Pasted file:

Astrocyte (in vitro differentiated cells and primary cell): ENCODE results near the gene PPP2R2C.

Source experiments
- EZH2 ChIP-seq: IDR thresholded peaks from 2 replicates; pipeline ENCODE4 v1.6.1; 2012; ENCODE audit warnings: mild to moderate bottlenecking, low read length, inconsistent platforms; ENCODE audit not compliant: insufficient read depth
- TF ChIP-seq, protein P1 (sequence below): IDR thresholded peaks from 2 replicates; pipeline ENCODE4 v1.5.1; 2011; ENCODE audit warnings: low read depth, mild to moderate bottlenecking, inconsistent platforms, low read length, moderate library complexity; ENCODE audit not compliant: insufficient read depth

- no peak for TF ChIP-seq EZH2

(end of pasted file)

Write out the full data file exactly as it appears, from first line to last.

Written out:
Astrocyte (in vitro differentiated cells and primary cell): ENCODE results near the gene PPP2R2C.

Source experiments
- EZH2 ChIP-seq: IDR thresholded peaks from 2 replicates; pipeline ENCODE4 v1.6.1; 2012; ENCODE audit warnings: mild to moderate bottlenecking, low read length, inconsistent platforms; ENCODE audit not compliant: insufficient read depth
- TF ChIP-seq, protein P1 (sequence below): IDR thresholded peaks from 2 replicates; pipeline ENCODE4 v1.5.1; 2011; ENCODE audit warnings: low read depth, mild to moderate bottlenecking, inconsistent platforms, low read length, moderate library complexity; ENCODE audit not compliant: insufficient read depth

- no peak for TF ChIP-seq EZH2